The pandemic has forced us to live life from afar. A distance not just measured by the two arms’ length from the people around us; but also from across that considerable chasm that now separates us from our previous lives, as supremely messy and unhygienic as they were.
Today, we regard with a clinical eye pictures of the past and wonder how we once survived.
Could this be how anthropologists and their soulmates, photographers, record and interpret the foreign worlds they visited?
The famous ethnographer Pierre Verger combined both skills, producing photo-books on South America and the “African diaspora” (read: slave trade, which had one of its bases in Brazil). He also captured Cuba, Peru, Bolivia and immersed himself in their cultures, so much so that he adapted the name “Fatumbi” (“He who is reborn”) and was initiated in the mysteries of the “babalao” (very much like our own babaylan or shamans.)
Born in Paris in 1902, he became enthralled with anthropology — as did most French intellectuals of the 1930s. He was sent to Shanghai as a journalist to cover the war and instead found himself fascinated, on a short side trip, by the Philippines in 1934. He would return in 1937 to travel the country from Ifugao to Sitankai, which he described as its last island in the south.
For Pierre Verger, it was the scenes of the Philippines teetering between one century and another that made the Philippines so special. It was raw and real — but also civilized and European.
More of us are familiar with a contemporary photographer, Eduardo Masferre. The two could not be less alike. Masferre was the son of an Ifugao tribeswoman and a Spanish soldier turned straitlaced missionary. His photographs hint at a certain earnestness, probably as a result of being a farmer marooned in those hard, northern fields. Verger, on the other hand, was a card-carrying member of Parisian bourgeoisie who is said to have walked the streets of the Marais barefoot, pretending to be working class.
Where Masferre produced a straightforward but beautiful documentary, Verger created an insightful commentary.
One of his books, regarded as a “photographic autobiography,” is titled The Messenger, The Go-Between. It is also a precise description of the point of view of the first book of his Philippine photographs, kilometrically titled Pierre Verger: 1934-1937-1939/Philippines-Pilipinas-Filipinas.
For Verger, it was the scenes of the Philippines teetering between one century and another that made the Philippines so special. It was raw and real — but also civilized and European.
It was our “hybrid” culture that entranced him, the unexpected extremes: of Ifugaos dressed in what he called “urban elegance,” wearing coats, boots and nothing else in-between; of women in soft, formal gowns selling earthenware jars in a crowded stall.
There are many more images of the kind that would eventually make the movie Blade Runner famous — the crossover of East and West, the blurring between the 19th and 20th centuries. Verger captures on page after page these wonders. We find a row of men in hats and umbrellas filing along with women carrying bundles on their heads as they cross an Ilocano bridge. In Manila, a spectacular shot of the Tabacalera offices, outlined as Verger put it “in the style of the Alhambra of Cordoba” with pierced-work arches, is to be found in the same city as the brash and brand-new American-style Philippine Senate. There are honest monuments in Parañaque and Cebu; but also plenty of the ironic. Men are snapped, stretched out sleeping with their porcine pets in Pasay. Sailors and taxi-dancers waltz away at the infamous Sta. Ana Cabaret while housewives on billboards bustle in a modern kitchen as a bucolic carabao preen below. Deserted Dumaguete ricefields are side by side with women boarding the town’s “tranvia” (streetcar.)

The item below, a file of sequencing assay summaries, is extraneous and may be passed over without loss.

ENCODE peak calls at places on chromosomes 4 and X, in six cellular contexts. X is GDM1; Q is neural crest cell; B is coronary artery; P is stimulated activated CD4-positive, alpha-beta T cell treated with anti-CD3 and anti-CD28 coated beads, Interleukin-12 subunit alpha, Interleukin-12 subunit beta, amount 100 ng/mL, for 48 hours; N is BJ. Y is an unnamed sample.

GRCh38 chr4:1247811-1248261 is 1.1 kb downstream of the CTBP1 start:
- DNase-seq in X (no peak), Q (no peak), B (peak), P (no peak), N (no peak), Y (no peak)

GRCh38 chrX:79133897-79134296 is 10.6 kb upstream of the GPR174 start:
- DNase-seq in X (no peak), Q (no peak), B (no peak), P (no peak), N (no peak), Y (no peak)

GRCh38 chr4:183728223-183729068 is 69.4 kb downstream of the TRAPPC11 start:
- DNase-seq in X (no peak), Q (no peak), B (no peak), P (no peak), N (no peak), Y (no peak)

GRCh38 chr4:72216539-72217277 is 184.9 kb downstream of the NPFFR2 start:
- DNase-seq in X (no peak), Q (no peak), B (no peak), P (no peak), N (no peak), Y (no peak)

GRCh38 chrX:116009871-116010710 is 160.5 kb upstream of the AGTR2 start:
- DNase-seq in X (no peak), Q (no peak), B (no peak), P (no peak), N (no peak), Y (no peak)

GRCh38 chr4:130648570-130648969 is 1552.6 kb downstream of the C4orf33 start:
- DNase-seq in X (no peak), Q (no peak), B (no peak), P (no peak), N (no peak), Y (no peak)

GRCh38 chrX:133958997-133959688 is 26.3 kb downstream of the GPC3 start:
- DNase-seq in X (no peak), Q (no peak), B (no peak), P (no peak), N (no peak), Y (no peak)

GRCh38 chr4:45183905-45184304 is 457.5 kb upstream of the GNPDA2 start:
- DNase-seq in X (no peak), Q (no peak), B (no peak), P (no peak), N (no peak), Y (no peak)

More contrasts are to be found: Quiapo church, with its “Black Christ” and burgeoning vendors is a page away from a crowd turned out to watch the Bituing Marikit movie float go past. Bontoc men and their horned houses are astonishingly in the same country as the crumbling churches of Cavite and Cebu.
Verger has been called the “Parisian trickster” for his tongue-in-cheek, irreverent style. In the Philippines, he found the perfect subjects.
The book’s project director is the former Philippines Ambassador to Brazil, Teresita Barsana. She explains, “It was actually the former Brazilian envoy to the Philippines, Claudio Lyra, who told me that there were some old photos of the Philippines in Brazil. I eventually found out that the Pierre Verger Foundation in Salvador, Bahia in northeastern Brazil held the collection.” At first, Madame Barsana said, she was shown 300 photographs, then 500, and then eventually 1,500. (The foundation said that thousands more, left in Paris, were destroyed during World War II.)
The Foundation offered her free access to 150 photographs in order to come up with a book. She drafted her son Iraya to clean up the digital images and translate Verger’s notes into Portugese. A friend designed the layout. It would take her three years to put it together.
The book’s cover depicts a tribesman scaling a mountain, a large pot on one shoulder, trailed by a little girl. The child mysteriously looks at something tantalizing just behind her shoulder.
And so we, too, stride towards the future in these times, one foot in the future but also the other in the past. We remember our own former lives in the pandemic, or as the song says, as just another scene in a “cracked rearview mirror.”
(Orders for the book Pierre Verger: 1934-1937-1939/ Philippines-Pilipinas-Filipinas may be placed with its publishers Archivo 1984 at 0906-2162199 or email [email protected].)